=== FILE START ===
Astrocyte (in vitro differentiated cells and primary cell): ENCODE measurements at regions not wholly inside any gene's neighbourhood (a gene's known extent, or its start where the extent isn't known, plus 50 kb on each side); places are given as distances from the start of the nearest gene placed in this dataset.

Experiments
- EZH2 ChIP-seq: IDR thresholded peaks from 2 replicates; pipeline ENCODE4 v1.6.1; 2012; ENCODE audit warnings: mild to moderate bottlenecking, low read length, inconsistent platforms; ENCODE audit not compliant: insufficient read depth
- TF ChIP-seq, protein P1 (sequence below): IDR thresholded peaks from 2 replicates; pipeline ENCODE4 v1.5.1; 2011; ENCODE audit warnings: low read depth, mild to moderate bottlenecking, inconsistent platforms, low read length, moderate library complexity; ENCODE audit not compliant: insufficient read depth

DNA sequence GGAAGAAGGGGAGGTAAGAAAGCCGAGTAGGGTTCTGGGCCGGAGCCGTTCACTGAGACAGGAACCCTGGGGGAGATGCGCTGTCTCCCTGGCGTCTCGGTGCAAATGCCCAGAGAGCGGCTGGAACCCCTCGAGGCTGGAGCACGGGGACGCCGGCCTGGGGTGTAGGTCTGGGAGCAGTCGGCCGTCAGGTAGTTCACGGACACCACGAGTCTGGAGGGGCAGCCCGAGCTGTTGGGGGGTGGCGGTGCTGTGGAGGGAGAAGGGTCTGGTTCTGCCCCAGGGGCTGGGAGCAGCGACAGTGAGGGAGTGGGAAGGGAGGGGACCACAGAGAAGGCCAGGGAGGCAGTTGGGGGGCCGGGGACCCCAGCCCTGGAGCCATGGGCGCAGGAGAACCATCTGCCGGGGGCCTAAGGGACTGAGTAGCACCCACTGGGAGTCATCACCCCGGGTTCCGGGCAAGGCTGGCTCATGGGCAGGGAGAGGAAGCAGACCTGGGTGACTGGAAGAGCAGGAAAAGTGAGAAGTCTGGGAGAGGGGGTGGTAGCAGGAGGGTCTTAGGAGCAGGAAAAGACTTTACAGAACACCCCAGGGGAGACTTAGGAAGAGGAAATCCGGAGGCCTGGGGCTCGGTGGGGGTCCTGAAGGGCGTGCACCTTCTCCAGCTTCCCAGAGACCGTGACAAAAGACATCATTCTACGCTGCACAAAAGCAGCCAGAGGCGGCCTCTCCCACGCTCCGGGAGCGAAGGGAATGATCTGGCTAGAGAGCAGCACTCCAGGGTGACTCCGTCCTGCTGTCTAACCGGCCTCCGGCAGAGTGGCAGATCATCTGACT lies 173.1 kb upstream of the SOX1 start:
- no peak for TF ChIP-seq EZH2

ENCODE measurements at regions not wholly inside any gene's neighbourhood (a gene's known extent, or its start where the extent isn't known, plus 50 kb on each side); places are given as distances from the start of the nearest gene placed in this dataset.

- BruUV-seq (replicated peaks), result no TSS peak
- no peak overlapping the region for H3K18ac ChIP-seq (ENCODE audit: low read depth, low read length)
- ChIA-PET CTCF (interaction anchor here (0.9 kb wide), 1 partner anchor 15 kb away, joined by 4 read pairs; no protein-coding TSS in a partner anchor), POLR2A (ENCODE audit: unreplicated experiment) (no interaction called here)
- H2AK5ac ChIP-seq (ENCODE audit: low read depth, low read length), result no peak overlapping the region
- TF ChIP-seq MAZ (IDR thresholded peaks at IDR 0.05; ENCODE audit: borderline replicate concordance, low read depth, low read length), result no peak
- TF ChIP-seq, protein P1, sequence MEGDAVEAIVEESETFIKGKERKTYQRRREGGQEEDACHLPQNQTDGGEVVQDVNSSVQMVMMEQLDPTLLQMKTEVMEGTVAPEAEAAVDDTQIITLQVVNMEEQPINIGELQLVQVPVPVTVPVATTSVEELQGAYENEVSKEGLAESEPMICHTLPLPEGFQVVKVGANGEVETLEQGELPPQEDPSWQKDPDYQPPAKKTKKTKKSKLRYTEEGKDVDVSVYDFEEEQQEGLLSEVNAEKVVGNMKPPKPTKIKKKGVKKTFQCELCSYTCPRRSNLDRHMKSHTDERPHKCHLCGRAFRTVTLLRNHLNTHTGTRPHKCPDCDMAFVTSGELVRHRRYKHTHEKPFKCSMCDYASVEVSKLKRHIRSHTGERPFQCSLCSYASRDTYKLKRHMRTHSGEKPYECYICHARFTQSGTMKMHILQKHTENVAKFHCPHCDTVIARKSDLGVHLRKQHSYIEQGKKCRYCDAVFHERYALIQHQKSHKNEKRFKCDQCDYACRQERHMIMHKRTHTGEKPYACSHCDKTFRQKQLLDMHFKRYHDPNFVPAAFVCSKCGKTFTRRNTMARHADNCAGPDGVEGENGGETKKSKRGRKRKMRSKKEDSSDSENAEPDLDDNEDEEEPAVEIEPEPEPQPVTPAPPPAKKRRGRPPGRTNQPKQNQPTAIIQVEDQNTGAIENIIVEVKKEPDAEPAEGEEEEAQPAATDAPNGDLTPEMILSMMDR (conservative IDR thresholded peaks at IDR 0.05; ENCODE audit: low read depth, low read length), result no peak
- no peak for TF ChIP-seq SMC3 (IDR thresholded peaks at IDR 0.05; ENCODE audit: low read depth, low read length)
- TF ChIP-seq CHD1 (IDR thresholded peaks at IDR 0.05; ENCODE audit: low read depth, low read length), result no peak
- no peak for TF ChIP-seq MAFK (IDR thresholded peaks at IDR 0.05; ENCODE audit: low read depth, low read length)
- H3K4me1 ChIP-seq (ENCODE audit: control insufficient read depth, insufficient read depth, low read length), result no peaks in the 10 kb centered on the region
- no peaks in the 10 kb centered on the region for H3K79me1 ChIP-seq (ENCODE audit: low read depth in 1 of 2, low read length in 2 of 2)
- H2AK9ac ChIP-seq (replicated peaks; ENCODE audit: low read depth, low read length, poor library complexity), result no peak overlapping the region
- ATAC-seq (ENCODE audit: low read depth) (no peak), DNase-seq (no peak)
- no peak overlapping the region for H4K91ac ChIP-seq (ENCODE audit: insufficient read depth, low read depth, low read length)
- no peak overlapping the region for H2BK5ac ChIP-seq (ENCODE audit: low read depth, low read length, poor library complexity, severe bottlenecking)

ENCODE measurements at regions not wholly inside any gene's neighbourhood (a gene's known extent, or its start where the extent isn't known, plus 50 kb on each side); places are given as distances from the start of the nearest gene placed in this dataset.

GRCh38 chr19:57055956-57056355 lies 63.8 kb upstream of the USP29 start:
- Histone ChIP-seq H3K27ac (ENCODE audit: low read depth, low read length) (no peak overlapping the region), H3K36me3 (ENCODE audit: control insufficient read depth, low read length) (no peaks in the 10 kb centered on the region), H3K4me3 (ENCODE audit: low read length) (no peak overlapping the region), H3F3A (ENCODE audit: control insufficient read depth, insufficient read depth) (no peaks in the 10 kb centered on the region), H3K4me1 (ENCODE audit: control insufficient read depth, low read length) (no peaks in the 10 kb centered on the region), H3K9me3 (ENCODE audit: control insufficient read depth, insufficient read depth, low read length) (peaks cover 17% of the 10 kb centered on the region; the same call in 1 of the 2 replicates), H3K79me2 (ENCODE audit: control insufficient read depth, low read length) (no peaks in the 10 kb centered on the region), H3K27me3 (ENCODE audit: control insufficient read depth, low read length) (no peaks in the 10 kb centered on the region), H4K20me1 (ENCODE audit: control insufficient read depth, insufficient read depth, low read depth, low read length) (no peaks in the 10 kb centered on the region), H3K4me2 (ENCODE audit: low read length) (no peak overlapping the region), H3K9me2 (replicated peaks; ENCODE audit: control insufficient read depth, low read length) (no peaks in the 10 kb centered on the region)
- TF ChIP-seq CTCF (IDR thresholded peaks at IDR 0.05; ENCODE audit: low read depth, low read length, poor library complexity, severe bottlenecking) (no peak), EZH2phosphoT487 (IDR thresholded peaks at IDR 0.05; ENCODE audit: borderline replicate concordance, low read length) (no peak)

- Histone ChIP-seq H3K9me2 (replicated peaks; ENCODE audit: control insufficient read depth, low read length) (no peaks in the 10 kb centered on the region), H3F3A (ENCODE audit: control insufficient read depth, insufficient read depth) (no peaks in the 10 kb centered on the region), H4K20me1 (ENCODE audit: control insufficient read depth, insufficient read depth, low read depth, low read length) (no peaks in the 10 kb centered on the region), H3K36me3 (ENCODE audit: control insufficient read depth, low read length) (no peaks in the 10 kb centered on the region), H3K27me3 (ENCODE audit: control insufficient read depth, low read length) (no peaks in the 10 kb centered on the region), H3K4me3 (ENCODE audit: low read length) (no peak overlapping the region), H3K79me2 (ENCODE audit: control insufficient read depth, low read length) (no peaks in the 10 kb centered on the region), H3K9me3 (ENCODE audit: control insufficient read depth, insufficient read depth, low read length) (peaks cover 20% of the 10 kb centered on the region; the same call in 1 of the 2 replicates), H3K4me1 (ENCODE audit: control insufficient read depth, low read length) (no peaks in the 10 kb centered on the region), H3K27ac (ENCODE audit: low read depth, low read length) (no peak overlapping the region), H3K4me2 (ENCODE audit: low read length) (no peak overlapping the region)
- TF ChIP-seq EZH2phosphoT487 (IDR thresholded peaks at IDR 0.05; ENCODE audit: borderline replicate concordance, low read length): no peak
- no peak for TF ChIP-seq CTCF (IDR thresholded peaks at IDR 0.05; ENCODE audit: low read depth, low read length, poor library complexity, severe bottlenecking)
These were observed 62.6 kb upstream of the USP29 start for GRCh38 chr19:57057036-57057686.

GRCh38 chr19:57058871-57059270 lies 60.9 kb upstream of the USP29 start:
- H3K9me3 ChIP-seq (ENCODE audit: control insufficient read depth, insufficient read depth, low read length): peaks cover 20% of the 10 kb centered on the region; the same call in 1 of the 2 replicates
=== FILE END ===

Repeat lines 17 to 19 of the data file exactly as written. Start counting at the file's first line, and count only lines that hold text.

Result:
- H3K4me1 ChIP-seq (ENCODE audit: control insufficient read depth, insufficient read depth, low read length), result no peaks in the 10 kb centered on the region
- no peaks in the 10 kb centered on the region for H3K79me1 ChIP-seq (ENCODE audit: low read depth in 1 of 2, low read length in 2 of 2)
- H2AK9ac ChIP-seq (replicated peaks; ENCODE audit: low read depth, low read length, poor library complexity), result no peak overlapping the region